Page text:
The Fountain of Prosperity 2007 is a reconstruction of the ‘Moniac’, a machine designed in the late 1940s by New Zealand economist Bill Phillips to illustrate the concept of monetary flow in national economies. A fixed volume of red-dyed water, representing money, is pumped through a system of transparent tubes and sluices into clear chambers representing factors such as ‘surplus balances’ and ‘International Monetary Funds’. Regarded as an extremely developed tool for analysing economic functions, 15 of these devices were built and shipped around the world. Stevenson discovered that one of the machines was acquired by the Central Bank of Guatemala in 1952, and has imagined what it might look like today. His replica is corroding and leaking, and the chamber marked ‘held balances’ is empty, suggesting that the economic model it represents is on the verge of collapse.

Judi Werthein

(born 1967, Argentina)

Judi Werthein Brinco, 2005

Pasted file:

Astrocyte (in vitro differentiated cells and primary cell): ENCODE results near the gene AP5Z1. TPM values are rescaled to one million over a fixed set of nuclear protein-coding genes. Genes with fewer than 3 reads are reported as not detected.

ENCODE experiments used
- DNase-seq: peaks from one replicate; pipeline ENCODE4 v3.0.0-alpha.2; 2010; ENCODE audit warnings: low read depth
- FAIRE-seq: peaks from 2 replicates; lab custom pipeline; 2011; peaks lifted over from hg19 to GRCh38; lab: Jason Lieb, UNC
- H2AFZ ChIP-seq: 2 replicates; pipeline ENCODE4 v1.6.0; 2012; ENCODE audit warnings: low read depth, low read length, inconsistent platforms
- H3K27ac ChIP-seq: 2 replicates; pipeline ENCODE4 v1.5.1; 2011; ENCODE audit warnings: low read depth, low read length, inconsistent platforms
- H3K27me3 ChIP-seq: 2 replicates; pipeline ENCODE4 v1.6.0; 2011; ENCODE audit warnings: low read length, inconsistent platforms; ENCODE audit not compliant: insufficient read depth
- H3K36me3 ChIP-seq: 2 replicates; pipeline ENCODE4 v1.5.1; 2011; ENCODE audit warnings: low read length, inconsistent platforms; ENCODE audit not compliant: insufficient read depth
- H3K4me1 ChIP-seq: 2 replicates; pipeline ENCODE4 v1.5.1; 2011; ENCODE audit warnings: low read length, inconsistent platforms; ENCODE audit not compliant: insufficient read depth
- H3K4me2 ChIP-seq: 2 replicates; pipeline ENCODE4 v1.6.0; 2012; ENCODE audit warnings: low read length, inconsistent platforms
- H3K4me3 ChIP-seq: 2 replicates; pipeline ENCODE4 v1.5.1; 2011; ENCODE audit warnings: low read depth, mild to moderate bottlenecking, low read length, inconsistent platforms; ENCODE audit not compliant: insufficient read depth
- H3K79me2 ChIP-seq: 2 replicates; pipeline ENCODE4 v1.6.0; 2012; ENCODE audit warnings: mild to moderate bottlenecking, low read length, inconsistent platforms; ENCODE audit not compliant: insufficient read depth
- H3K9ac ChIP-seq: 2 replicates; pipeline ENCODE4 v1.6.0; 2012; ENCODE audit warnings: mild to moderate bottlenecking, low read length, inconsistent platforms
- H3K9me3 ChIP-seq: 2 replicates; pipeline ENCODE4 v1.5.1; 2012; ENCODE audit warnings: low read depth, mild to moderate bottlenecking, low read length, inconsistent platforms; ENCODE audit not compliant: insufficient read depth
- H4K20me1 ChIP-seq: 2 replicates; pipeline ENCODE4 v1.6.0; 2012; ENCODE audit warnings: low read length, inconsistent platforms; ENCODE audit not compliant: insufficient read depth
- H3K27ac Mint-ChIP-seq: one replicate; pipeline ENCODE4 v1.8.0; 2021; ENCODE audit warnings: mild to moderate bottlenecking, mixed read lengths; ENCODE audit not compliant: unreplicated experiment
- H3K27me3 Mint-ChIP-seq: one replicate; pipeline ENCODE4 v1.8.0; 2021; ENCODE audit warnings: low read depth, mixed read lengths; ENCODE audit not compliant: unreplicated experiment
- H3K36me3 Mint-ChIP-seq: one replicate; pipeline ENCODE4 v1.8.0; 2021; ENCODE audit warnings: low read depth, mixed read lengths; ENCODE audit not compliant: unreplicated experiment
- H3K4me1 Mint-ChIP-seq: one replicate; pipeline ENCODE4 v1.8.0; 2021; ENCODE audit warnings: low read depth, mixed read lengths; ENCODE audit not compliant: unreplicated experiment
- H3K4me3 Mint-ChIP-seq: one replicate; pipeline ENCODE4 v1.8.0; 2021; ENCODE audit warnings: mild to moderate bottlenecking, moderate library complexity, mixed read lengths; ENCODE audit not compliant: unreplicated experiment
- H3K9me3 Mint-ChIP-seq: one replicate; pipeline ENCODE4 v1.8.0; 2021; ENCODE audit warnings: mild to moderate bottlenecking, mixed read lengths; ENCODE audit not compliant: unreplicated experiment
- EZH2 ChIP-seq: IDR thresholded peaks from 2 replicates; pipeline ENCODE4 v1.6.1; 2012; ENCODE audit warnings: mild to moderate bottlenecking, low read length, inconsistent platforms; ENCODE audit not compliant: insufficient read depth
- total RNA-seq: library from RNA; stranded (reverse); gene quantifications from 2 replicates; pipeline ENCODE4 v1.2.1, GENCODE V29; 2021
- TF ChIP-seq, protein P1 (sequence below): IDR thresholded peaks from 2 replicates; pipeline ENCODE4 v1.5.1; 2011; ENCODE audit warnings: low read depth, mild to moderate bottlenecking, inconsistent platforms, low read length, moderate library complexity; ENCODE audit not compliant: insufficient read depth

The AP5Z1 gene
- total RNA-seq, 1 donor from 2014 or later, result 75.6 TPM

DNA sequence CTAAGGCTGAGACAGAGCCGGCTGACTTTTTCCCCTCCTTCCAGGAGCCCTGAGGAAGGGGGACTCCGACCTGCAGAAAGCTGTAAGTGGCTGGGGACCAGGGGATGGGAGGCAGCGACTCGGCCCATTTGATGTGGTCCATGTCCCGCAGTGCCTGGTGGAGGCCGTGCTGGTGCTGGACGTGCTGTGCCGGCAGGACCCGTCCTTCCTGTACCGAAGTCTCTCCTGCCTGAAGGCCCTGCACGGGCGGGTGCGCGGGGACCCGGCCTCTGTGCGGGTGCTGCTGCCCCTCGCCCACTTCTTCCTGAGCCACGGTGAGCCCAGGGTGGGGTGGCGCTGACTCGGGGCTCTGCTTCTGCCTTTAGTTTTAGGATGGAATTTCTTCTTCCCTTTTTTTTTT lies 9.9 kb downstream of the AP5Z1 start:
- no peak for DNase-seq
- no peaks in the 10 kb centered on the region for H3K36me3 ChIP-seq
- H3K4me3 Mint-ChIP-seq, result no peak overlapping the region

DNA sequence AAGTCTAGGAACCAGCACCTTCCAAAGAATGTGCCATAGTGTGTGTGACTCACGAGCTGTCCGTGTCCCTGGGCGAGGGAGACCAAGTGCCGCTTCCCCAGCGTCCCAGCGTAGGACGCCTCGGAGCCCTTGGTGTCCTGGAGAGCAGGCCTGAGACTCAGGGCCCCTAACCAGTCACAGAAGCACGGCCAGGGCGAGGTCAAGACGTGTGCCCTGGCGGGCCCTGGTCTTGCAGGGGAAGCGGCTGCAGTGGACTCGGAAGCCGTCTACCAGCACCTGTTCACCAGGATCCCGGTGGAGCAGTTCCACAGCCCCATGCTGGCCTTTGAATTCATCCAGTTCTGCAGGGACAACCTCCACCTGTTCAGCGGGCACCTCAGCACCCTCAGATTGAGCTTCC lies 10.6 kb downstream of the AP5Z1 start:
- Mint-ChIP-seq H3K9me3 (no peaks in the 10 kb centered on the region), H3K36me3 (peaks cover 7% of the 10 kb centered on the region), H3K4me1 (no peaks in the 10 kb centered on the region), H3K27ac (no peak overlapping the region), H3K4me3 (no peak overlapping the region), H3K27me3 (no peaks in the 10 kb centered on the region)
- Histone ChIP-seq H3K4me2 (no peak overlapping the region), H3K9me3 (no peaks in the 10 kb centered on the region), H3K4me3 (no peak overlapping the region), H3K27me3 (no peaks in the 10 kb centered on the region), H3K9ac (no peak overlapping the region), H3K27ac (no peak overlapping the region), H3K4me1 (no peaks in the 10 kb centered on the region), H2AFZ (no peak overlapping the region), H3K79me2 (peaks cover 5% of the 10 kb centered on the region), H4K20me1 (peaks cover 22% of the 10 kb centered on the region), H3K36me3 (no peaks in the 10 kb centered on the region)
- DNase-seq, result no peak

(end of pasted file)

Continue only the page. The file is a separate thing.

Judi Werthein
Brinco, 2005

Courtesy the artist and inSite 05.
Image courtesy of the artist and inSite 05 Photo: Alfredo De Stefano

Werthein’s Brinco 2005 trainers were designed to assist illegal immigrants seeking to cross the Mexican-American border. The trainers include a map of the region printed on the sole, a compass, a mini-flashlight, a secret pocket to hide money and other features to aid migrants in the arduous and dangerous trek north. Approximately 1,000 pairs of Brinco sneakers (meaning ‘to jump’ in Spanish) were produced in China. They were given away for free in Tijuana to Mexicans setting off for the border, and sold for over $200 as a limited edition in a high-end boutique in San Diego, with proceeds going to a shelter in Tijuana. Werthein examines how a simple pair of shoes can be a product of cheap labour in a globalised marketplace, a functional tool and a luxury commodity.

Artists Statement:

Brinco (Jump)